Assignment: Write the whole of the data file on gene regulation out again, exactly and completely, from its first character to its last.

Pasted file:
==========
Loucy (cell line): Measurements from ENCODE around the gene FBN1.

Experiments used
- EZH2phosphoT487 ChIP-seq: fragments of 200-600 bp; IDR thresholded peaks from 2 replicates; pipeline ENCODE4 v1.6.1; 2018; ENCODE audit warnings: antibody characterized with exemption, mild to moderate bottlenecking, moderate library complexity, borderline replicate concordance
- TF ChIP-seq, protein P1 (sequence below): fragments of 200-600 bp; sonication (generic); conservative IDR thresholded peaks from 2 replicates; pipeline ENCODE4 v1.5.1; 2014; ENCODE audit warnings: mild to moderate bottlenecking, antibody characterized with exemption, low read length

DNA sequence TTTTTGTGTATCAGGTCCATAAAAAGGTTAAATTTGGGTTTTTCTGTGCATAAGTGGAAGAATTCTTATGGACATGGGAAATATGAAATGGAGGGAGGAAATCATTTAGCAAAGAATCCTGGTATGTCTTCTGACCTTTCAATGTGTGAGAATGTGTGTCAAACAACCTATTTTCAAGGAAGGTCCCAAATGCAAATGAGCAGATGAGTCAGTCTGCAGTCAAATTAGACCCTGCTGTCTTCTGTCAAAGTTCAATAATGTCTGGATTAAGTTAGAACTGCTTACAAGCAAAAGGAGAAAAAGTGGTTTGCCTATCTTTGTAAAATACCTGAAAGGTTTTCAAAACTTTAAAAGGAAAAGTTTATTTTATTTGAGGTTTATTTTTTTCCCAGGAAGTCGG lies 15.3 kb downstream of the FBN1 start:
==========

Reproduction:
Loucy (cell line): Measurements from ENCODE around the gene FBN1.

Experiments used
- EZH2phosphoT487 ChIP-seq: fragments of 200-600 bp; IDR thresholded peaks from 2 replicates; pipeline ENCODE4 v1.6.1; 2018; ENCODE audit warnings: antibody characterized with exemption, mild to moderate bottlenecking, moderate library complexity, borderline replicate concordance
- TF ChIP-seq, protein P1 (sequence below): fragments of 200-600 bp; sonication (generic); conservative IDR thresholded peaks from 2 replicates; pipeline ENCODE4 v1.5.1; 2014; ENCODE audit warnings: mild to moderate bottlenecking, antibody characterized with exemption, low read length

DNA sequence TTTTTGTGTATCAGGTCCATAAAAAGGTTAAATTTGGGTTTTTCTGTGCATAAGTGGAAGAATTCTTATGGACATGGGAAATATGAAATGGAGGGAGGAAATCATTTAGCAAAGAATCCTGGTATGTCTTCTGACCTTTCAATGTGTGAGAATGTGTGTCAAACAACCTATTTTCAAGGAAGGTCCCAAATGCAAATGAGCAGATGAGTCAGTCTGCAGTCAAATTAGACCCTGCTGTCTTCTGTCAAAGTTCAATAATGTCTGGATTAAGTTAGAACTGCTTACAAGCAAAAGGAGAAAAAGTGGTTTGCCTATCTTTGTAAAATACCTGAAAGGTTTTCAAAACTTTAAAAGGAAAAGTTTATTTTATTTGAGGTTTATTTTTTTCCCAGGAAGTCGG lies 15.3 kb downstream of the FBN1 start: